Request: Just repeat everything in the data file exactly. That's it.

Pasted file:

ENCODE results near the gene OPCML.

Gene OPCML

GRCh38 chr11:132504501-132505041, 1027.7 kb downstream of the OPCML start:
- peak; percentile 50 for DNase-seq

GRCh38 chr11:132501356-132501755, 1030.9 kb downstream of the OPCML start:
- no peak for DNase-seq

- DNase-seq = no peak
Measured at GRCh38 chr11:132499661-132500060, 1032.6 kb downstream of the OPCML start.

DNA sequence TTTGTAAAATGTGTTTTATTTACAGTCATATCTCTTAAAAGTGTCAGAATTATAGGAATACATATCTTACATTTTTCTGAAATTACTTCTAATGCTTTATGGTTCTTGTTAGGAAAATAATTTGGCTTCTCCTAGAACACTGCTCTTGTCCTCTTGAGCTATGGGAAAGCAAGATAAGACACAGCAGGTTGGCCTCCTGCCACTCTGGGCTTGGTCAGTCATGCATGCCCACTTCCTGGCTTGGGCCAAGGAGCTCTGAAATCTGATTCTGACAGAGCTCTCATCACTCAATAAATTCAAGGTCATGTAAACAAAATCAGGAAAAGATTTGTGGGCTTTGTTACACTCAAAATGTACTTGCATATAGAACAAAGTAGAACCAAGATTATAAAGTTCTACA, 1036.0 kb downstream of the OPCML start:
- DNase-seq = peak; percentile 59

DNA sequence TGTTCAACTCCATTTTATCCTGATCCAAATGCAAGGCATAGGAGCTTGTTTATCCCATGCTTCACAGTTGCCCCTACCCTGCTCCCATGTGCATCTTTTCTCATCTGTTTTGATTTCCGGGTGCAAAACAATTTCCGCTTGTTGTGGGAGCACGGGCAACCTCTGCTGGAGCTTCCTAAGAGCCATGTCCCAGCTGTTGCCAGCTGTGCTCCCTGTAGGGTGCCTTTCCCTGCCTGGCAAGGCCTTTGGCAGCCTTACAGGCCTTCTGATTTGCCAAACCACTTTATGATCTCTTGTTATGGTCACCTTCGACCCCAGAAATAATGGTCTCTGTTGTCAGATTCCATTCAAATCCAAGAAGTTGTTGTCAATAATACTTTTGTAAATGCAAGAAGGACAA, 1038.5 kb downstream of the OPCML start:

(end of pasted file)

ENCODE results near the gene OPCML.

Gene OPCML

GRCh38 chr11:132504501-132505041, 1027.7 kb downstream of the OPCML start:
- peak; percentile 50 for DNase-seq

GRCh38 chr11:132501356-132501755, 1030.9 kb downstream of the OPCML start:
- no peak for DNase-seq

- DNase-seq = no peak
Measured at GRCh38 chr11:132499661-132500060, 1032.6 kb downstream of the OPCML start.

DNA sequence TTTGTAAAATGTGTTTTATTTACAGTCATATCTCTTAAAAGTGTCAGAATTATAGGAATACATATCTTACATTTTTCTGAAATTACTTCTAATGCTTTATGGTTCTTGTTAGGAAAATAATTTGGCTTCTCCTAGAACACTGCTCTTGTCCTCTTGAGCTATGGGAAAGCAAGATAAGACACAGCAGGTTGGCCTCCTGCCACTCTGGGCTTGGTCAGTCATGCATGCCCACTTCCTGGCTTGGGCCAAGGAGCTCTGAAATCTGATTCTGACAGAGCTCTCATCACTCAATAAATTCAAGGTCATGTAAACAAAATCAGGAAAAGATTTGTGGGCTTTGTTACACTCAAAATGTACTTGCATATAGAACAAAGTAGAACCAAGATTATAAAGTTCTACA, 1036.0 kb downstream of the OPCML start:
- DNase-seq = peak; percentile 59

DNA sequence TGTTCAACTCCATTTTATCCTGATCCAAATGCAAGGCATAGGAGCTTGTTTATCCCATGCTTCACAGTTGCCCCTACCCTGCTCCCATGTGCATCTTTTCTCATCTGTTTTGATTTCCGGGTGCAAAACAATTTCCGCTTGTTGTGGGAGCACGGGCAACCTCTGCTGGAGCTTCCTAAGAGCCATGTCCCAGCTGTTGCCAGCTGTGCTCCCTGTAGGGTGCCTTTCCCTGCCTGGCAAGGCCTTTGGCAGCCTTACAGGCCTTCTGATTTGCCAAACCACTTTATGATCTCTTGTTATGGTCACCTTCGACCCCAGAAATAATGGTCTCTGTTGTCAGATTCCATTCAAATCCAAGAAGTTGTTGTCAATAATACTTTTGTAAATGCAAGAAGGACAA, 1038.5 kb downstream of the OPCML start: